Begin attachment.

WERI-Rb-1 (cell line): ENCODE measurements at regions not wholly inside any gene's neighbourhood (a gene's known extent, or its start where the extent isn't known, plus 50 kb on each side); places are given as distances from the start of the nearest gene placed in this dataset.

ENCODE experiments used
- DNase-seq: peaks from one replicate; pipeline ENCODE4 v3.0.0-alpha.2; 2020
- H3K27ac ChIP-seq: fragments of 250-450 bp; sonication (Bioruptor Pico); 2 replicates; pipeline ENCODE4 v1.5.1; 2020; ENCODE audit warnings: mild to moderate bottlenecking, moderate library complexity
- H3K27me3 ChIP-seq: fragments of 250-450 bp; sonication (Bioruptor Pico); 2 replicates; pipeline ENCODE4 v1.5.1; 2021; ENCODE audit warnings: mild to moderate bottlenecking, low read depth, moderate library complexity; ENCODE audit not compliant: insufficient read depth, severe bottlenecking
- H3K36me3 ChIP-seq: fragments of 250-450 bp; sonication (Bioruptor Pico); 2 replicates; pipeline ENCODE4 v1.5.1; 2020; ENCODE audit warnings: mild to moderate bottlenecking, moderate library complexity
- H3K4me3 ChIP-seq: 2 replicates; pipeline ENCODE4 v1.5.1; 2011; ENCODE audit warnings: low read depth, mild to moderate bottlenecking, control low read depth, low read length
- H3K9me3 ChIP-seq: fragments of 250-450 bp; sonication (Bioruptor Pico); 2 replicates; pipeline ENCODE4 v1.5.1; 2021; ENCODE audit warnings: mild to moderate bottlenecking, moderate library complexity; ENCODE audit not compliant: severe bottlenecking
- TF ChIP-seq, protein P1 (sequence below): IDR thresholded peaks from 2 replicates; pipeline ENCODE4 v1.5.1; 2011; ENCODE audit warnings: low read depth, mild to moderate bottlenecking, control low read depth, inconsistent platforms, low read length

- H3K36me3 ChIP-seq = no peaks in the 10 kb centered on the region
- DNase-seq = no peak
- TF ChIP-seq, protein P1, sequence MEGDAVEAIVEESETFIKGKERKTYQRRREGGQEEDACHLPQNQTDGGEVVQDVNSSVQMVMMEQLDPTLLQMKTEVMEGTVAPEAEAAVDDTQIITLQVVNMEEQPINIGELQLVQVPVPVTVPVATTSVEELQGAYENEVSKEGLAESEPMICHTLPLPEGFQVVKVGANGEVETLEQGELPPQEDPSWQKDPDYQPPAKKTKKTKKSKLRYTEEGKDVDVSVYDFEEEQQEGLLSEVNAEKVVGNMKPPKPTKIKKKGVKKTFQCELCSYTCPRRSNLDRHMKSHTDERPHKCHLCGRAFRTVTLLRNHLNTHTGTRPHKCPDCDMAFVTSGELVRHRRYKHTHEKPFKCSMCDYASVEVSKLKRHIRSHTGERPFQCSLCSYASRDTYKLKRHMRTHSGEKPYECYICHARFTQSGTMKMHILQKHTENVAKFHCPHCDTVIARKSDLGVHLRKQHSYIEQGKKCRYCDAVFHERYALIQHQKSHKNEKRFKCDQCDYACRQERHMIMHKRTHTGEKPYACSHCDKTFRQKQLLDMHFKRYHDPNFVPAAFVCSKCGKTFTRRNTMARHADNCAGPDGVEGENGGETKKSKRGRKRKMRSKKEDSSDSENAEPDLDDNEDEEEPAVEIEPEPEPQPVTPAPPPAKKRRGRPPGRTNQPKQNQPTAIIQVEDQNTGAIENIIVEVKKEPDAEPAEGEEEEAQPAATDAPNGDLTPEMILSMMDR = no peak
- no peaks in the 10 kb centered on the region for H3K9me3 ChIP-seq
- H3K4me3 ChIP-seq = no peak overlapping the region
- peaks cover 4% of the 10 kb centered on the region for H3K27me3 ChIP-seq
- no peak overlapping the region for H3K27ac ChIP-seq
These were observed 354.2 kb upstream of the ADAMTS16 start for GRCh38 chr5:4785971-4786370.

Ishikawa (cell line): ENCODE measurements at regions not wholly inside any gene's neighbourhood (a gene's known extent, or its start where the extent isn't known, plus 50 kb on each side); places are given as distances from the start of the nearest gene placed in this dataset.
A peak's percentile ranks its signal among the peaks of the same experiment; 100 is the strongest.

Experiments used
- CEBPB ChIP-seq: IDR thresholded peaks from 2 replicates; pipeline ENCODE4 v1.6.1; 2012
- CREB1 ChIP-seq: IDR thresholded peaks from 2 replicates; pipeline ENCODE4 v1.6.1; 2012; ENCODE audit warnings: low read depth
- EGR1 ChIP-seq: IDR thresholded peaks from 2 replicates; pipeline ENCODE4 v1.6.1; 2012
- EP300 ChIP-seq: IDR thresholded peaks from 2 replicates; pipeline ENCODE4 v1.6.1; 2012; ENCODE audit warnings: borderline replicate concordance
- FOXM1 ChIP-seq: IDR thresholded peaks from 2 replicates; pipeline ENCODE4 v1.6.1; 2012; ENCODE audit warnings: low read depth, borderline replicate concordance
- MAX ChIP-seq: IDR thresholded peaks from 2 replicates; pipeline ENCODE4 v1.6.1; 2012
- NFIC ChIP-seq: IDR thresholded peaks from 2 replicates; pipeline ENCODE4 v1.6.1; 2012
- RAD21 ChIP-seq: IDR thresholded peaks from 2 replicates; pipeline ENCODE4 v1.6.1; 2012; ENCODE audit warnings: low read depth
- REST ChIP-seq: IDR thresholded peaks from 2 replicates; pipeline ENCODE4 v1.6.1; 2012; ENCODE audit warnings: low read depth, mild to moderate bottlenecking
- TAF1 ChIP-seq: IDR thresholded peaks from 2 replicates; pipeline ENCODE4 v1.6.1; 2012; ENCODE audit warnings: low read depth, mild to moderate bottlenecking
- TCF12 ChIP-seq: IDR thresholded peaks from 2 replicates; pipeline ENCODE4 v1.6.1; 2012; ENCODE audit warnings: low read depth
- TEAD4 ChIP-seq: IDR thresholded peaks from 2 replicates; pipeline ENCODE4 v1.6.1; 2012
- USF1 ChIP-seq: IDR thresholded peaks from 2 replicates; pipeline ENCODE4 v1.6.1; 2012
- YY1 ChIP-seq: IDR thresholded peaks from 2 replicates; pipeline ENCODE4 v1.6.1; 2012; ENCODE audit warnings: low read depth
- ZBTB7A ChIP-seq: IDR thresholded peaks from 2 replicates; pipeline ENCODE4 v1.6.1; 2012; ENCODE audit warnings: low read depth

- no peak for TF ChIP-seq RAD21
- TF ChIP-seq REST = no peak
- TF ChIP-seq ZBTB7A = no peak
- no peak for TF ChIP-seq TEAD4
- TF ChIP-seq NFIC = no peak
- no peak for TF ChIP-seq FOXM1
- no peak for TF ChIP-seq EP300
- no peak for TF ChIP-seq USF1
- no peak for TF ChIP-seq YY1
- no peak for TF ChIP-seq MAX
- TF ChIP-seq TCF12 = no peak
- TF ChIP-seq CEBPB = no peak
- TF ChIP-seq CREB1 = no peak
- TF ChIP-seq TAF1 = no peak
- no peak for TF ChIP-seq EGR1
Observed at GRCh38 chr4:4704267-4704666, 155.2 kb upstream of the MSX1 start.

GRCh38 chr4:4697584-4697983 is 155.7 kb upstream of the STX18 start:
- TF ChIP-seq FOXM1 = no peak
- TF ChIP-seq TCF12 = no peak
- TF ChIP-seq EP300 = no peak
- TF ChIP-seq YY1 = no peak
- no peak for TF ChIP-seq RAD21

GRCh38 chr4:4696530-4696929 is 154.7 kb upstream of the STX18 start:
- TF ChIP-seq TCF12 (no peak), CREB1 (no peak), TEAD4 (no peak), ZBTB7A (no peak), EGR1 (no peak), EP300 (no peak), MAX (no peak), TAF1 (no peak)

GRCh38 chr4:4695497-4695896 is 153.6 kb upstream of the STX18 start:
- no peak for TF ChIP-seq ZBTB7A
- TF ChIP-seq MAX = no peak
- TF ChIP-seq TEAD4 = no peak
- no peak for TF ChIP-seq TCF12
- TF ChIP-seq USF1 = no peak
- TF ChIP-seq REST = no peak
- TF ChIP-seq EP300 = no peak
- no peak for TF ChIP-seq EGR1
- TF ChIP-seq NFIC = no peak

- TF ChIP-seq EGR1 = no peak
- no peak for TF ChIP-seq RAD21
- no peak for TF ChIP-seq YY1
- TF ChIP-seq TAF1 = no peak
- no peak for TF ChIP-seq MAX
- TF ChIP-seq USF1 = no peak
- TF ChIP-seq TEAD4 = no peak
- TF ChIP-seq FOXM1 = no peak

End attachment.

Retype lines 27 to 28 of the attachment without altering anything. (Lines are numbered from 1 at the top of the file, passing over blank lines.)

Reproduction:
- NFIC ChIP-seq: IDR thresholded peaks from 2 replicates; pipeline ENCODE4 v1.6.1; 2012
- RAD21 ChIP-seq: IDR thresholded peaks from 2 replicates; pipeline ENCODE4 v1.6.1; 2012; ENCODE audit warnings: low read depth